The Birthday of Occupy: Reflections on New York's Fattest
There were several other “meetup” areas surrounding Wall Street with, I’m told, similar numbers of people, plus lots of freelancers who had their own plans. Nobody knows what the real numbers were, but when the corporate media estimated “less than a thousand,” as they all did, it’s because they didn’t understand what was going on. There was never a single mass of people in one place to count. The point was disruption, not a mass rally
We discussed strategy informally and formally in general assembly from 7 a.m. to 8 a.m. and then took off in the direction of Wall Street. The idea was to “civilian” (yeah, that’s a verb) and proceed in small groups as normal pedestrians and seize on opportunities to cause nonviolent chaos as they arose. This really messed up the morbidly obese cops on motor scooters, because they prefer to stay in lines to intimidate demonstrators into remaining on the sidewalk. Since we weren’t demonstrating, and were going every which way on the confusing and windy streets of the financial district, the motor scooters had no one to herd and couldn’t figure out where to go.
My small affinity group (or AG) was mostly personal friends from Brooklyn, all gainfully employed and thoroughly disillusioned with capitalism, numbering from six to ten over the course of the morning. We didn’t quite know what we were doing at first, but latched on to a black bloc anarchist group at 9:20 who had the moves for tying up an intersection. I had previously thought of blocking an intersection as sitting down in the middle of the street and refusing to move until the cops came and administered a dose of pepper spray. The anarchists had a technique of “swirling,” which means a bunch of people walk around in a big circle from corner to corner, never letting cars through. It causes a big traffic jam, particularly in the narrow streets of Lower Manhattan, and the police have a hard time getting there. When they do arrive, the swirl goes civilian and everybody runs off to the next unguarded intersection. The police strategy of barricading Wall Street and demanding company IDs from pedestrians was irrelevant. We caused traffic jams wherever the police weren’t. I would guess that a thousand cops were chasing many thousand demonstrators all day and catching very few. It was mass confusion, and it was fun.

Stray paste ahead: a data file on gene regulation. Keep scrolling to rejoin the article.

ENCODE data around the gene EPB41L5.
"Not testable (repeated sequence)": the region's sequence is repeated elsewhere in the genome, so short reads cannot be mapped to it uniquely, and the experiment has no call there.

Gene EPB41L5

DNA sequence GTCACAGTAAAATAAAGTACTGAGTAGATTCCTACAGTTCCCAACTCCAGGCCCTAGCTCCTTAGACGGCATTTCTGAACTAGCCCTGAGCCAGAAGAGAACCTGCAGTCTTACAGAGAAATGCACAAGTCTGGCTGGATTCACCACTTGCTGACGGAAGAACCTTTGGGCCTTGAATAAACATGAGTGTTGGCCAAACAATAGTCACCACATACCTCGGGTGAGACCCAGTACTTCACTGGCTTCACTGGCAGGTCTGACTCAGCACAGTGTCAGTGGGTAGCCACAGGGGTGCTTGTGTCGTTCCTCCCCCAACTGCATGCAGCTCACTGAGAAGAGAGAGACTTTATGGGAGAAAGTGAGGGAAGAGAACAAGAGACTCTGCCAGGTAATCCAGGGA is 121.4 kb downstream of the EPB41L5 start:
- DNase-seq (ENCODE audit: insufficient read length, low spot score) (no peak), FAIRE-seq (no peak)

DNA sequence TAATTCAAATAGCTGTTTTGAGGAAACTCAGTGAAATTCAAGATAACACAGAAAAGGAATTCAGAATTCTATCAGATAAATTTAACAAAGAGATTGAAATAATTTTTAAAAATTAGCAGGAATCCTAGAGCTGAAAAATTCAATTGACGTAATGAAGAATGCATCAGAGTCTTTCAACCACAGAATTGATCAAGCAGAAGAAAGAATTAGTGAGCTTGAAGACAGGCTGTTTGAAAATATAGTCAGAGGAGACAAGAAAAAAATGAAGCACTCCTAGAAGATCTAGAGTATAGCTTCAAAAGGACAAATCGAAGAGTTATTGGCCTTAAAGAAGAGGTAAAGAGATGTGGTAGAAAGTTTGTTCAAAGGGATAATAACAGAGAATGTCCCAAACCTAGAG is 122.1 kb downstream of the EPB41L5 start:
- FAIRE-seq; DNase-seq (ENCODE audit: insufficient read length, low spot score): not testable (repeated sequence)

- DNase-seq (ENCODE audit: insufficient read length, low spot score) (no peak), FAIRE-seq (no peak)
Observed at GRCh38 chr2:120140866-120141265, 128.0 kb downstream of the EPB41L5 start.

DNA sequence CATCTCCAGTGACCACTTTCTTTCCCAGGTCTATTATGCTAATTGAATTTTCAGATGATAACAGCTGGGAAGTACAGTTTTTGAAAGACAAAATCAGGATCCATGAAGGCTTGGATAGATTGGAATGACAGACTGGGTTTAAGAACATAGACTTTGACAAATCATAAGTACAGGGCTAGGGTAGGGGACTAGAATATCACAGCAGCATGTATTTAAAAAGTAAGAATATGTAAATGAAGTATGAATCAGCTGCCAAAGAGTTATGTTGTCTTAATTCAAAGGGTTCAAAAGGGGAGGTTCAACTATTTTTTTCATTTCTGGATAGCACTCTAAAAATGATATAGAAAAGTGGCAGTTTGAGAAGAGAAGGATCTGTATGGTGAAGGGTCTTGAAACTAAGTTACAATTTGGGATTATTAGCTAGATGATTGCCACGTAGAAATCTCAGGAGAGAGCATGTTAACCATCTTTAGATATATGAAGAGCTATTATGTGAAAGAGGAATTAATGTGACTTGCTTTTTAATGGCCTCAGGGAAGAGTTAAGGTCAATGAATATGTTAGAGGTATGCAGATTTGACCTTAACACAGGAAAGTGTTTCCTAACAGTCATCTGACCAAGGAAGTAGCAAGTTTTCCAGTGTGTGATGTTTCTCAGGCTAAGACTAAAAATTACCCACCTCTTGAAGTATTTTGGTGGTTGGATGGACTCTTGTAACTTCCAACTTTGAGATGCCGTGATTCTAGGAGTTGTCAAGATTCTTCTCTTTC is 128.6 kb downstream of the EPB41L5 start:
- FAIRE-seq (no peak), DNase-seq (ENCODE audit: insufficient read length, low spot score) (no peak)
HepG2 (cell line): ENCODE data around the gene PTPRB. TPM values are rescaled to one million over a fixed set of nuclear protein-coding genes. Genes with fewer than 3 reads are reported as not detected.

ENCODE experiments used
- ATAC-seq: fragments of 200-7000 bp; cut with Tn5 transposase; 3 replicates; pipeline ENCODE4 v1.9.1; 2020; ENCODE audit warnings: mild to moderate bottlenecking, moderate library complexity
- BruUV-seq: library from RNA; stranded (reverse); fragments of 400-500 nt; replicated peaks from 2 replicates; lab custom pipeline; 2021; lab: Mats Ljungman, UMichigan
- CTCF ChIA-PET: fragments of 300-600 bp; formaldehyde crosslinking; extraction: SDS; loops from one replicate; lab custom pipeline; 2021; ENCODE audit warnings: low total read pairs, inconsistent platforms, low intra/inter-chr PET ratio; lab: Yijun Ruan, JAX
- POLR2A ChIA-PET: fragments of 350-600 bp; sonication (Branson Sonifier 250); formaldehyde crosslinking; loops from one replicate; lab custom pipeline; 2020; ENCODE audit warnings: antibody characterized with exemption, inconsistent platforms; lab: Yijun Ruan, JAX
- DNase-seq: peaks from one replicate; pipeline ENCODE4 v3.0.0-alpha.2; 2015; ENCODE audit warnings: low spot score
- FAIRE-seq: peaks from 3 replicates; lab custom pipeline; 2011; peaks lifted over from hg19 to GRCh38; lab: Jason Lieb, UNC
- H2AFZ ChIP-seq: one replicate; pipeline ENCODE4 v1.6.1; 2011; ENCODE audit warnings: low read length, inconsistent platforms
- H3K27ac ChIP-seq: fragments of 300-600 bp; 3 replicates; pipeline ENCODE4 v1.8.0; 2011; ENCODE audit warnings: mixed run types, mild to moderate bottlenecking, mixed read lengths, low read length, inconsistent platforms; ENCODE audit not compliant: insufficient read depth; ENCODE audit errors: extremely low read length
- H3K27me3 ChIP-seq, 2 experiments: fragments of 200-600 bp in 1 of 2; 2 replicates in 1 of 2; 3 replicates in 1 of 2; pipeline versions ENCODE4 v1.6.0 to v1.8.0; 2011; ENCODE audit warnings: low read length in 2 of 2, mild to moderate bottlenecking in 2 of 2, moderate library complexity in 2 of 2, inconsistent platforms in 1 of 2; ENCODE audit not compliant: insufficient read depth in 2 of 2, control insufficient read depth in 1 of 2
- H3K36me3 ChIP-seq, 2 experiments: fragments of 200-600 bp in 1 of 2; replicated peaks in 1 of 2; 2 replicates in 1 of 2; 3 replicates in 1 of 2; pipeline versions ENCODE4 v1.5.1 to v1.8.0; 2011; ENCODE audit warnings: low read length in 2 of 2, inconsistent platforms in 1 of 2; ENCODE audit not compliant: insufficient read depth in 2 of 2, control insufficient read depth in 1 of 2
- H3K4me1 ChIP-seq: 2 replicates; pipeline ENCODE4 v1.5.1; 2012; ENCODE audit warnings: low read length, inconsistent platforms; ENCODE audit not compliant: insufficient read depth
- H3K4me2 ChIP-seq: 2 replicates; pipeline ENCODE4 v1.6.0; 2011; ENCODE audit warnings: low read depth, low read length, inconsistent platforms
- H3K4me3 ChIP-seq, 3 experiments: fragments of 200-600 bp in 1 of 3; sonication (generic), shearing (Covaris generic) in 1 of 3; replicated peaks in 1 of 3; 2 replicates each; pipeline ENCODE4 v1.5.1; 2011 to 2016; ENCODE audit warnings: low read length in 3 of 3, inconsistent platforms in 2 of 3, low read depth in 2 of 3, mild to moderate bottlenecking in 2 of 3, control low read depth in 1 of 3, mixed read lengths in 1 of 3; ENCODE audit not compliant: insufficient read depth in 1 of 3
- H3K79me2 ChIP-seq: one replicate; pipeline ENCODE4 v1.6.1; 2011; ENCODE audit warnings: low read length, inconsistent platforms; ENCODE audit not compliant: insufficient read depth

So my mostly Brooklyn AG joined the anarchists in a rousing chant of “1-2-3-4, this is fucking class war! 5-6-7-8, eat the rich and smash the state!” as we swirled around an intersection a couple blocks south of Wall Street. It was too much for some asshole in an $80,000 Porsche, who nudged his honking way into and out of the swirl, taking off at a high rate of speed, until he hit the next traffic jam a block away.